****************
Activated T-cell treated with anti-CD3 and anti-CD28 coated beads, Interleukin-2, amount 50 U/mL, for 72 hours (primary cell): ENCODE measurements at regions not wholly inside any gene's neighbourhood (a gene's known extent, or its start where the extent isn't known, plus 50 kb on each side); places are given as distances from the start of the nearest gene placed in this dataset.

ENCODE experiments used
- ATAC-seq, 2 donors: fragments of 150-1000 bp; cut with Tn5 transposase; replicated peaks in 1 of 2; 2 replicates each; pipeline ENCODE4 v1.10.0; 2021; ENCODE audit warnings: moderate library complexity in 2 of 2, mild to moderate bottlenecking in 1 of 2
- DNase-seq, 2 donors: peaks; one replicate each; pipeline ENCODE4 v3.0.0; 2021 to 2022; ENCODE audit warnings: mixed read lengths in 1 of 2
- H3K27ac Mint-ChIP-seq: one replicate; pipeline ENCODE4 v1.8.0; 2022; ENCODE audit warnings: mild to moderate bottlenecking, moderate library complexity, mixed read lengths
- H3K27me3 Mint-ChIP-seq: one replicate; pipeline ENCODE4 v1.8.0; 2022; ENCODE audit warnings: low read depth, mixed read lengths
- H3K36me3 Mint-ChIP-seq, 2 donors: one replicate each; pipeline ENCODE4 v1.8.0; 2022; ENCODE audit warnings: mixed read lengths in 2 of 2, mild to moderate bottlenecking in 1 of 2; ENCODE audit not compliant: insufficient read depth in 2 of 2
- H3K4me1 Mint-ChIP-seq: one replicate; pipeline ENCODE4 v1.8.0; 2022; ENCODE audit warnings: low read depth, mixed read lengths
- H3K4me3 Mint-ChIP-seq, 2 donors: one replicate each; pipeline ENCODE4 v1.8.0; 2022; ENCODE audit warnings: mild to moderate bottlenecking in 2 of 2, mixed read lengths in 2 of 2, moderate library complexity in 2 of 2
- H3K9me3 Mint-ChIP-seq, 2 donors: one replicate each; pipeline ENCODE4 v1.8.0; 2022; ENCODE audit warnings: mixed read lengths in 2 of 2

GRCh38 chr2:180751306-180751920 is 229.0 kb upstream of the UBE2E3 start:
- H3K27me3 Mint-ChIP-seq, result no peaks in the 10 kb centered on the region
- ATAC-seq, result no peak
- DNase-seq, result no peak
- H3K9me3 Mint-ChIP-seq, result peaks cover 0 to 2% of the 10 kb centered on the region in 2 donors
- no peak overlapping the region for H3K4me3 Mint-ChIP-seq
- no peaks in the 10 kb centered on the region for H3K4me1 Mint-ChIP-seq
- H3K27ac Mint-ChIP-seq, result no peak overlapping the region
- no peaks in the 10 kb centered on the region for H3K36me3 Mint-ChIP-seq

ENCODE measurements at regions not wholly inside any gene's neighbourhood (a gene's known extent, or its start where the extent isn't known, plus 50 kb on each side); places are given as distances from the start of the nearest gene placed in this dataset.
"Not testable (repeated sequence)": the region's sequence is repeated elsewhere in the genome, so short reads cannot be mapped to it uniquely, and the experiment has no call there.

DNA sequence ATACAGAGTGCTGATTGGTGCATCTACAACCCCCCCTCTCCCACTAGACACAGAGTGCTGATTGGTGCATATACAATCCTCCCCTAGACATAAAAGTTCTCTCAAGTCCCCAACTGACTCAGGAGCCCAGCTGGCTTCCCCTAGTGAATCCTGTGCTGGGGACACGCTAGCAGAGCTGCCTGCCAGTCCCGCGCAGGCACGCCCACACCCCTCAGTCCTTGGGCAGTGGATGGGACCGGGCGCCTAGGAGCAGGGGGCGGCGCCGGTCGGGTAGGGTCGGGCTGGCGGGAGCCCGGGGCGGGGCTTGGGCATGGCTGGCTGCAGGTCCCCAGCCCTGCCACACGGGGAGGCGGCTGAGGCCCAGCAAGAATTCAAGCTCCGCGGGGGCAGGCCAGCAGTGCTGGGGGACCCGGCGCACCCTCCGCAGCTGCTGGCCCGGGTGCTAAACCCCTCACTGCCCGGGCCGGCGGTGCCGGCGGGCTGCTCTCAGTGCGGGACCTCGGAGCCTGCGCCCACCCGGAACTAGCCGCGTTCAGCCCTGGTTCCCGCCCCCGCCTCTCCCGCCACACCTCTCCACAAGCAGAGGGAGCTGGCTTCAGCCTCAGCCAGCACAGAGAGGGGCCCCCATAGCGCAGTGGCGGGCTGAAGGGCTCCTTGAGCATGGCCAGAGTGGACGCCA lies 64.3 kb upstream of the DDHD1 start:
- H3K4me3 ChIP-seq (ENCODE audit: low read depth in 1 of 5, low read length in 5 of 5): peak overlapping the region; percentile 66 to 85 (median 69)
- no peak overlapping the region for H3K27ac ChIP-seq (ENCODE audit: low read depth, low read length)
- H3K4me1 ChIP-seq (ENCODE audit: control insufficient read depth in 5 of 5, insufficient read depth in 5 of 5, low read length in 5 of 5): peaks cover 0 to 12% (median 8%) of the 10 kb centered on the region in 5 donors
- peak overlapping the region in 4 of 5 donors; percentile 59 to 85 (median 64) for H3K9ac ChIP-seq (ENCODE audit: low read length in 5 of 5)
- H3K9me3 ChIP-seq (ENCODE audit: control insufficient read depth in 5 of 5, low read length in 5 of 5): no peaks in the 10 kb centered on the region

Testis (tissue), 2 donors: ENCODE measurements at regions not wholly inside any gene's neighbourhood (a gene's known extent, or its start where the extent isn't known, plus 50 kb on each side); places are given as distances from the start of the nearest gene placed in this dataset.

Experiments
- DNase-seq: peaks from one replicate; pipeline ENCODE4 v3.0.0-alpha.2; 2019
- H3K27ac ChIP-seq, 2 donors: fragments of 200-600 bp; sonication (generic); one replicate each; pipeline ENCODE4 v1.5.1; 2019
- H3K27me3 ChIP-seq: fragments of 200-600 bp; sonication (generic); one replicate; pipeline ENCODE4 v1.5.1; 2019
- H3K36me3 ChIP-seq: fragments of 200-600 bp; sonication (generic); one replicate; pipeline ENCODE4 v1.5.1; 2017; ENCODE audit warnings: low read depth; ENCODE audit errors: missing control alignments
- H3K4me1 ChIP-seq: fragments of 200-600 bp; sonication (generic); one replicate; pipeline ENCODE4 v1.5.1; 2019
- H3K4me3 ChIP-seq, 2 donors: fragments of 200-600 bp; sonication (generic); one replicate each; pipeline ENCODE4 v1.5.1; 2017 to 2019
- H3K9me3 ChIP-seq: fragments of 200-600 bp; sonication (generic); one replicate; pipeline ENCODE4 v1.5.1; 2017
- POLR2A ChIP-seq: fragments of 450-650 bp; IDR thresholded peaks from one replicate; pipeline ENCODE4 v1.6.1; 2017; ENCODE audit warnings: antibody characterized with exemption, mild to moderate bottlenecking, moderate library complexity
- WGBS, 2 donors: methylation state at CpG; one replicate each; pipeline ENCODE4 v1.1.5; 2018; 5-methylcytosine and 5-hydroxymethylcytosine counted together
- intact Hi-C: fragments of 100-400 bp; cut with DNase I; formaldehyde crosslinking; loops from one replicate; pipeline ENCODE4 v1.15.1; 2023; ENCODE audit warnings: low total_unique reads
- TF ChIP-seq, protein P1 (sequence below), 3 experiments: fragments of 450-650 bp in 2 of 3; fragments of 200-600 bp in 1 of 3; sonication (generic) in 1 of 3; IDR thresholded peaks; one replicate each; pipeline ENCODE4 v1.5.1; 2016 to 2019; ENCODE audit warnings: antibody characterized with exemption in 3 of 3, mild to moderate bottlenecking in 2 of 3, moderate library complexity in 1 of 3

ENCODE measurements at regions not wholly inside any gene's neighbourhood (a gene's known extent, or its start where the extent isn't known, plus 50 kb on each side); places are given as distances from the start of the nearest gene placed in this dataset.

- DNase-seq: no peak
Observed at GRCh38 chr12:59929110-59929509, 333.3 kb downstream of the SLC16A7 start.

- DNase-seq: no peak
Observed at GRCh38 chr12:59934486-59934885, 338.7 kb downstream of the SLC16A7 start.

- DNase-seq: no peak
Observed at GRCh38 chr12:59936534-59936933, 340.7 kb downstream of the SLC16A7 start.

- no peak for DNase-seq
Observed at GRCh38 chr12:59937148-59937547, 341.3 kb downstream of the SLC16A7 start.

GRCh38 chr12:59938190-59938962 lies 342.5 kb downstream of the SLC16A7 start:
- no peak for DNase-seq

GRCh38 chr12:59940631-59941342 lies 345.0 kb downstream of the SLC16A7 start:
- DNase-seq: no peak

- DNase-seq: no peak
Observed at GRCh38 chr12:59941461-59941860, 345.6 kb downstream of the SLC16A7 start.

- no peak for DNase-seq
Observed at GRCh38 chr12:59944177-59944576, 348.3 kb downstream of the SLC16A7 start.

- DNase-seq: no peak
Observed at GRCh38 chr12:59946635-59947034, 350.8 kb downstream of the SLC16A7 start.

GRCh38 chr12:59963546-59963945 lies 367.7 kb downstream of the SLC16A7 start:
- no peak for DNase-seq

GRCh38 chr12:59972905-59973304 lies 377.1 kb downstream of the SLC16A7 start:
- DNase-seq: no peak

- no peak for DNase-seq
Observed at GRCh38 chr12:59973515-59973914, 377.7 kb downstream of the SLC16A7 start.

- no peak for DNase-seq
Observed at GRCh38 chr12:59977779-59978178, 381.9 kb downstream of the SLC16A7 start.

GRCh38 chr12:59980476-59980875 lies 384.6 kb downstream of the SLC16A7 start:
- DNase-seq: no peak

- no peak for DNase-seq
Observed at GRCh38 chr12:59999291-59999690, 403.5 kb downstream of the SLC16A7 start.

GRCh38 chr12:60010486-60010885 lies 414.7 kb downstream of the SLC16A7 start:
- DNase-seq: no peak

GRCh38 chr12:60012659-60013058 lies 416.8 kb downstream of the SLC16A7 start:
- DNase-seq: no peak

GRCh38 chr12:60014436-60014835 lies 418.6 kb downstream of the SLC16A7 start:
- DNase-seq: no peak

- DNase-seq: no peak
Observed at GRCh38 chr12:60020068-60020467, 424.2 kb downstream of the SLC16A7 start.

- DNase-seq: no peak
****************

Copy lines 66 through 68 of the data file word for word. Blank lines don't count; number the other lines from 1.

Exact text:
- no peak for DNase-seq
Observed at GRCh38 chr12:59977779-59978178, 381.9 kb downstream of the SLC16A7 start.

GRCh38 chr12:59980476-59980875 lies 384.6 kb downstream of the SLC16A7 start: